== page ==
Degree Name

Master of Philosophy


School of the Arts, English and Media


Taking inspiration from crip theory frameworks that centre non-normative bodies/minds, and utilising cripping counternarratives, Sick Planet Theory: A Crip Response to an Imagined Future builds a foundation for new ways to reflect upon the recent histories of environmental art. This creative practice research thesis will utilise Mel Chin’s Revival Field (1990–ongoing), Cecilia Vicuña’s Antivero (1981) and Yoko Ono’s Mend Piece (1966–ongoing) as diverse case studies to examine the potential for Sick Planet Theory—a framework that questions the limits of representation in environmental art. By re-examining Susan Sontag’s Illness as Metaphor and expanding upon the environmental politics of disability, this project challenges the pervasive narrative that casts illness, sickness and disability as the undesirable environmental bogeyman in environmental art theory and practice. Countering the erasure of illness, sickness, and disability in environmental discourse, this project demonstrates how creating space for chronically ill and sick bodies in environmental art allows for a more nuanced understanding of the current environmental catastrophe. Environmental art could benefit greatly from a more critical approach to disability, and non-disabled artists need to do more than rely on representations of sickness, illness and disability as markers of tragic environmental outcomes. Investigating the connections between environmental art, sick bodies and textile practice provides fertile ground for forcing a dialogue with works of environmental art that have not previously been interpreted through a disability lens, except as a vehicle of stigma. By establishing illness, sickness and crip-ness as power places in environmental art discourses, Sick Planet Theory proposes a crip worldmaking framework that identifies oppressive structures in environmental art, legitimises crip artmaking practices, and establishes how the lived, sick experience can redefine vulnerability in the Anthropocene.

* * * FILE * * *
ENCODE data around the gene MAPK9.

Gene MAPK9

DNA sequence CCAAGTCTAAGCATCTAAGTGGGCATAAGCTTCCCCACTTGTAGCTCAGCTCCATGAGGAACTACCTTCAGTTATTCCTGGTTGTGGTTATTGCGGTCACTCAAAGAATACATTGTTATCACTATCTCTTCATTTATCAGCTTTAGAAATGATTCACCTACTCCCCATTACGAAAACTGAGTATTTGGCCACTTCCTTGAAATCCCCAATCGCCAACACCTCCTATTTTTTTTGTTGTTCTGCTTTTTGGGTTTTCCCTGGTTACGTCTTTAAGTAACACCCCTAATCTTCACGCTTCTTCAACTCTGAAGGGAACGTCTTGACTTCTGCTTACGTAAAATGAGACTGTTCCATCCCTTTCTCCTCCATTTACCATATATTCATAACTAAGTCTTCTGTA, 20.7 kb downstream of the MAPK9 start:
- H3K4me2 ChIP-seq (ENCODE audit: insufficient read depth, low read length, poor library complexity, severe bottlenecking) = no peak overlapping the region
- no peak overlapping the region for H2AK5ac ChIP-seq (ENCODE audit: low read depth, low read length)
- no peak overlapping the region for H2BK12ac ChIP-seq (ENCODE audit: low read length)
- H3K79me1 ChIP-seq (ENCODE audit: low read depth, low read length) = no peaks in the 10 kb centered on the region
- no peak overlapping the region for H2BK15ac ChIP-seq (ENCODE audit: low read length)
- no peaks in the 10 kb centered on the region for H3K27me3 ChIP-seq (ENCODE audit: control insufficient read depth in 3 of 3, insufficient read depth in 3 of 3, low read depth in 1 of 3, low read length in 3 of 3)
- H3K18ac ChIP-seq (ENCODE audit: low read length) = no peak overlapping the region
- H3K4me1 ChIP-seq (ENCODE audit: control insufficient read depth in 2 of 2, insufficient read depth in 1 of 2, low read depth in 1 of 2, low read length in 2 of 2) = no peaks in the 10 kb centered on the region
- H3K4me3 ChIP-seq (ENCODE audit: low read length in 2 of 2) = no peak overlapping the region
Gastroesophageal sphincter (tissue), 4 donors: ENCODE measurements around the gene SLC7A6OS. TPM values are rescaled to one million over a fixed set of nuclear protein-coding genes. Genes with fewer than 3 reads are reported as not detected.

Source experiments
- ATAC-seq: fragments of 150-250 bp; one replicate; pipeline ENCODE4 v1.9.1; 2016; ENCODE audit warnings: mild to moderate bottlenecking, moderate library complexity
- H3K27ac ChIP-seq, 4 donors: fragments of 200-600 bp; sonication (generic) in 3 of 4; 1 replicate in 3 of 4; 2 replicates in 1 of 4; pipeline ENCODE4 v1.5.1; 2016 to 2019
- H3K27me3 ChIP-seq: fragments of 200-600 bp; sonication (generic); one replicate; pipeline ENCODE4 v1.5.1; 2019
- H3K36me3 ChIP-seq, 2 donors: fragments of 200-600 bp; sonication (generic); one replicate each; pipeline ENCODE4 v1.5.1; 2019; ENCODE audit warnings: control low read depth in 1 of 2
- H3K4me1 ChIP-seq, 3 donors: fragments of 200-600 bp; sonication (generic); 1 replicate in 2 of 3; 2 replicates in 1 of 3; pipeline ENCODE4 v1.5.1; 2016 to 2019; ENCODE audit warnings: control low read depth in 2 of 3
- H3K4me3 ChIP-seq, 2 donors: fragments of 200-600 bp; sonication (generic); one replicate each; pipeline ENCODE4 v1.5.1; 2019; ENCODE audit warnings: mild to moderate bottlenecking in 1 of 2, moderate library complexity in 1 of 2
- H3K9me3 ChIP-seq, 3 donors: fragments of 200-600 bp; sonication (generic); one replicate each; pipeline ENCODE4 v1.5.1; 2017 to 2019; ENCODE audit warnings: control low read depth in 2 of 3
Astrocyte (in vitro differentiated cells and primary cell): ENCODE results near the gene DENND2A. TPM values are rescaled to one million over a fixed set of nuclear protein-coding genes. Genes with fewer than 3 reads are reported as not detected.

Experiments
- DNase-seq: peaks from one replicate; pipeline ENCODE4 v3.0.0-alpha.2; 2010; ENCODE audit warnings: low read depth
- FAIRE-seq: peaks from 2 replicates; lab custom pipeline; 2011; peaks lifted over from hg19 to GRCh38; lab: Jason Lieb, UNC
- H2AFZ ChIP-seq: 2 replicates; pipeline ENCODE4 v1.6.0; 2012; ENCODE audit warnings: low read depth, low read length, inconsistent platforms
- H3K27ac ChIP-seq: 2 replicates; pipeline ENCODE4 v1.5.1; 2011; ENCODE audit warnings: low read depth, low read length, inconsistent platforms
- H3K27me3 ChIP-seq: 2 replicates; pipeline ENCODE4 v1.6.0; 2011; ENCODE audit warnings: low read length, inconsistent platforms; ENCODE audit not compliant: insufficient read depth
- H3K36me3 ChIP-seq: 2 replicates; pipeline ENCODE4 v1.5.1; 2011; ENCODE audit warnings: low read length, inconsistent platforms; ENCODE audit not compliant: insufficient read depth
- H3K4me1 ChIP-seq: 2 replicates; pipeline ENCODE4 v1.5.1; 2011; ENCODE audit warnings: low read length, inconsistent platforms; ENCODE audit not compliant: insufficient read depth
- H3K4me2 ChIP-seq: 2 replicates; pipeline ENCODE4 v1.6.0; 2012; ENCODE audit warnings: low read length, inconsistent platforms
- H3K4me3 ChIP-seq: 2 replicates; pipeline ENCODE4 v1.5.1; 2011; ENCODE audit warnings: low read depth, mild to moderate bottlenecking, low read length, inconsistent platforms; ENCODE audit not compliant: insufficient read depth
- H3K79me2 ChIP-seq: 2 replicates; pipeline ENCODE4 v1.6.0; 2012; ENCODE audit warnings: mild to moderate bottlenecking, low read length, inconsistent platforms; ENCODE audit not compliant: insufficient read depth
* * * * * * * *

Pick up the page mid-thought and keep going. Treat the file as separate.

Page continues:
Unless otherwise indicated, the views expressed in this thesis are those of the author and do not necessarily represent the views of the University of Wollongong.